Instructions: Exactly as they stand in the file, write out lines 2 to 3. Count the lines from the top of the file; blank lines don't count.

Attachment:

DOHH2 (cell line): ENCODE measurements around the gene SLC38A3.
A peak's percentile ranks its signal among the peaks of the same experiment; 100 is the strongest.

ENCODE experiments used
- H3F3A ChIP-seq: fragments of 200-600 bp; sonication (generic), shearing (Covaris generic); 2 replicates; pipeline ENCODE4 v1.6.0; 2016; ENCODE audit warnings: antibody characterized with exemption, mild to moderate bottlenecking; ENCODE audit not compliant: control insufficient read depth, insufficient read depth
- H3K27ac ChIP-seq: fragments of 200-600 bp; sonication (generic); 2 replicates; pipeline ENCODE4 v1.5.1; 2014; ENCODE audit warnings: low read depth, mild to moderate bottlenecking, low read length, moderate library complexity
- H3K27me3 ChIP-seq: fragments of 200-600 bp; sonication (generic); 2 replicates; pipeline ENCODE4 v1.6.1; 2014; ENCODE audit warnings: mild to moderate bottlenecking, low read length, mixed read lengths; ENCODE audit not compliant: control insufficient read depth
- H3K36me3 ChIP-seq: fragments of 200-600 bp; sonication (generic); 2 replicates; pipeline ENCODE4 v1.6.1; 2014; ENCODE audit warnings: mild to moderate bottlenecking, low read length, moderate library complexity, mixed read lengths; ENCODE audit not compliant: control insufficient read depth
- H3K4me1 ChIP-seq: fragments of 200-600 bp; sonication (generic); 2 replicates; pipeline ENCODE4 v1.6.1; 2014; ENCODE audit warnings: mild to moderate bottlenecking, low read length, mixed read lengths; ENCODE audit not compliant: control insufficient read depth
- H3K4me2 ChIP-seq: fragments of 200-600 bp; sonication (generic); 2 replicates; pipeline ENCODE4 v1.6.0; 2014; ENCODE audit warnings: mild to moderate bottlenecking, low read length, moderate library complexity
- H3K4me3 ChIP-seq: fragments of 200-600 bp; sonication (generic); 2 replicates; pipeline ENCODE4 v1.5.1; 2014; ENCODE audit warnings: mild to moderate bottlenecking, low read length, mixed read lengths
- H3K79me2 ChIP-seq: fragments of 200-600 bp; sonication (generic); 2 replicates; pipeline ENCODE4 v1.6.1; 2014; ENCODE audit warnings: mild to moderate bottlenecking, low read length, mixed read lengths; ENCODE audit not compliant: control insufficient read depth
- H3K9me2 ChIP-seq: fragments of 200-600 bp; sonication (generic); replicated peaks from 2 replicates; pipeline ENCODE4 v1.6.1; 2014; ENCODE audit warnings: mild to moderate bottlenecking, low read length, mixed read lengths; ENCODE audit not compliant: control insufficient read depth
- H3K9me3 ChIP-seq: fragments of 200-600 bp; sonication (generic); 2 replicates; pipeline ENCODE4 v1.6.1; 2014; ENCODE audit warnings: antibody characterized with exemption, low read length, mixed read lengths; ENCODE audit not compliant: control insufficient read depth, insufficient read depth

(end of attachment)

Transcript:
A peak's percentile ranks its signal among the peaks of the same experiment; 100 is the strongest.

ENCODE experiments used